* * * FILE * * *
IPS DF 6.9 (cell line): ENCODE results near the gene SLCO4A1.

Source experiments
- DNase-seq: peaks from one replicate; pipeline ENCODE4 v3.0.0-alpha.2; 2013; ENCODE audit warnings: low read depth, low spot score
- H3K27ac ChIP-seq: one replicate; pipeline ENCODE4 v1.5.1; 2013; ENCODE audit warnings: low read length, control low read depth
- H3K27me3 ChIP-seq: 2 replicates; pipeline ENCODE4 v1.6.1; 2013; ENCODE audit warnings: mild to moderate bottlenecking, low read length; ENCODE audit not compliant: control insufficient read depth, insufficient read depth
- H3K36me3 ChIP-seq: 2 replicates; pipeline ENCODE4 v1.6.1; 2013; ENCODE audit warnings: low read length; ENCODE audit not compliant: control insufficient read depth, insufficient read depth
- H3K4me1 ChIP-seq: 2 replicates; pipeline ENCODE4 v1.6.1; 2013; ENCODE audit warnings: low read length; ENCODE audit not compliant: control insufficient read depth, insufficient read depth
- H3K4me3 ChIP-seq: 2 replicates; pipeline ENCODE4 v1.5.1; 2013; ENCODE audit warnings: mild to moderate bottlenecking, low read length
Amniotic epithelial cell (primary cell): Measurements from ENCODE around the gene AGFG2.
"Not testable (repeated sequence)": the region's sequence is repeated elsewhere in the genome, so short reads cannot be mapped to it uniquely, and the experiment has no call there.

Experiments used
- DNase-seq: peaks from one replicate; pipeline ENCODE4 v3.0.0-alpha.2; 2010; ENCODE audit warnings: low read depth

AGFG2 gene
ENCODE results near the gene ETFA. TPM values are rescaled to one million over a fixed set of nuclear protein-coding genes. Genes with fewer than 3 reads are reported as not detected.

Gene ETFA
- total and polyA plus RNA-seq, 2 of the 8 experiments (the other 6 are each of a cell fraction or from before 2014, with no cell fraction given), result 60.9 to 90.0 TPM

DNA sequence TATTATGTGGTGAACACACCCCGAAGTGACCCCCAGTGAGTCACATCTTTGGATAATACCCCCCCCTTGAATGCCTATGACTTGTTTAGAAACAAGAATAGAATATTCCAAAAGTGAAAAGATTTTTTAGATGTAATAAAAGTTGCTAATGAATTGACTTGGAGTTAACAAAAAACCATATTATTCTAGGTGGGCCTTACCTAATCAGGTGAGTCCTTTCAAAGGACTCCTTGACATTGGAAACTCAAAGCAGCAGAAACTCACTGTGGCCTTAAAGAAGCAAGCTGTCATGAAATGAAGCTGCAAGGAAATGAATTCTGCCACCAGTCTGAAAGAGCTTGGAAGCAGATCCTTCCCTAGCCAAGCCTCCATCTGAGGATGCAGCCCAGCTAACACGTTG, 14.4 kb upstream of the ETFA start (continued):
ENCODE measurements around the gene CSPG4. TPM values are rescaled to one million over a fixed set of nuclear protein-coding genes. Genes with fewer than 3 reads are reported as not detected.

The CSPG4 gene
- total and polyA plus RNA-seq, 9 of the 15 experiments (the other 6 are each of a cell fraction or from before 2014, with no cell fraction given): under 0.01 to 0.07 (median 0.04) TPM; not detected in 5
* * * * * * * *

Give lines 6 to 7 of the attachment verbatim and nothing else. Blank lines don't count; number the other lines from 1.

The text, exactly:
- H3K36me3 ChIP-seq: 2 replicates; pipeline ENCODE4 v1.6.1; 2013; ENCODE audit warnings: low read length; ENCODE audit not compliant: control insufficient read depth, insufficient read depth
- H3K4me1 ChIP-seq: 2 replicates; pipeline ENCODE4 v1.6.1; 2013; ENCODE audit warnings: low read length; ENCODE audit not compliant: control insufficient read depth, insufficient read depth